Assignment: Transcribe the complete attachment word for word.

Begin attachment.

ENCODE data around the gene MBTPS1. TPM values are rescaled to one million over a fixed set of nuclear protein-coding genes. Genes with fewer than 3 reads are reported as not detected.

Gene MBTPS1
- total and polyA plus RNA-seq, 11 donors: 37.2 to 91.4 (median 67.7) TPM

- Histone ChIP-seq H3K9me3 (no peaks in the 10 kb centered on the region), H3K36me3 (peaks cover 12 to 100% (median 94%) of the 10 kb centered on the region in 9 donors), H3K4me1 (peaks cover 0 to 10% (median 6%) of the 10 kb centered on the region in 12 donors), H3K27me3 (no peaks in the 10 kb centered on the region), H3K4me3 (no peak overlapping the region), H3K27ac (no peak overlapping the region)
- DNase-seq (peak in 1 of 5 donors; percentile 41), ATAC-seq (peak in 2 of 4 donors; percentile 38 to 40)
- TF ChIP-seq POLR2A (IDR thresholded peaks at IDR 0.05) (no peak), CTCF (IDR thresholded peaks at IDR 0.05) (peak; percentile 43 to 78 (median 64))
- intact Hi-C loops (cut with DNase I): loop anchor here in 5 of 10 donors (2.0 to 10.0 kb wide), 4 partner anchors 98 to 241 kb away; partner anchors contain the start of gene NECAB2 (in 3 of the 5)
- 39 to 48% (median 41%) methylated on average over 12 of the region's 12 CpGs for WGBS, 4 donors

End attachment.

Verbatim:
ENCODE data around the gene MBTPS1. TPM values are rescaled to one million over a fixed set of nuclear protein-coding genes. Genes with fewer than 3 reads are reported as not detected.

Gene MBTPS1
- total and polyA plus RNA-seq, 11 donors: 37.2 to 91.4 (median 67.7) TPM

- Histone ChIP-seq H3K9me3 (no peaks in the 10 kb centered on the region), H3K36me3 (peaks cover 12 to 100% (median 94%) of the 10 kb centered on the region in 9 donors), H3K4me1 (peaks cover 0 to 10% (median 6%) of the 10 kb centered on the region in 12 donors), H3K27me3 (no peaks in the 10 kb centered on the region), H3K4me3 (no peak overlapping the region), H3K27ac (no peak overlapping the region)
- DNase-seq (peak in 1 of 5 donors; percentile 41), ATAC-seq (peak in 2 of 4 donors; percentile 38 to 40)
- TF ChIP-seq POLR2A (IDR thresholded peaks at IDR 0.05) (no peak), CTCF (IDR thresholded peaks at IDR 0.05) (peak; percentile 43 to 78 (median 64))
- intact Hi-C loops (cut with DNase I): loop anchor here in 5 of 10 donors (2.0 to 10.0 kb wide), 4 partner anchors 98 to 241 kb away; partner anchors contain the start of gene NECAB2 (in 3 of the 5)
- 39 to 48% (median 41%) methylated on average over 12 of the region's 12 CpGs for WGBS, 4 donors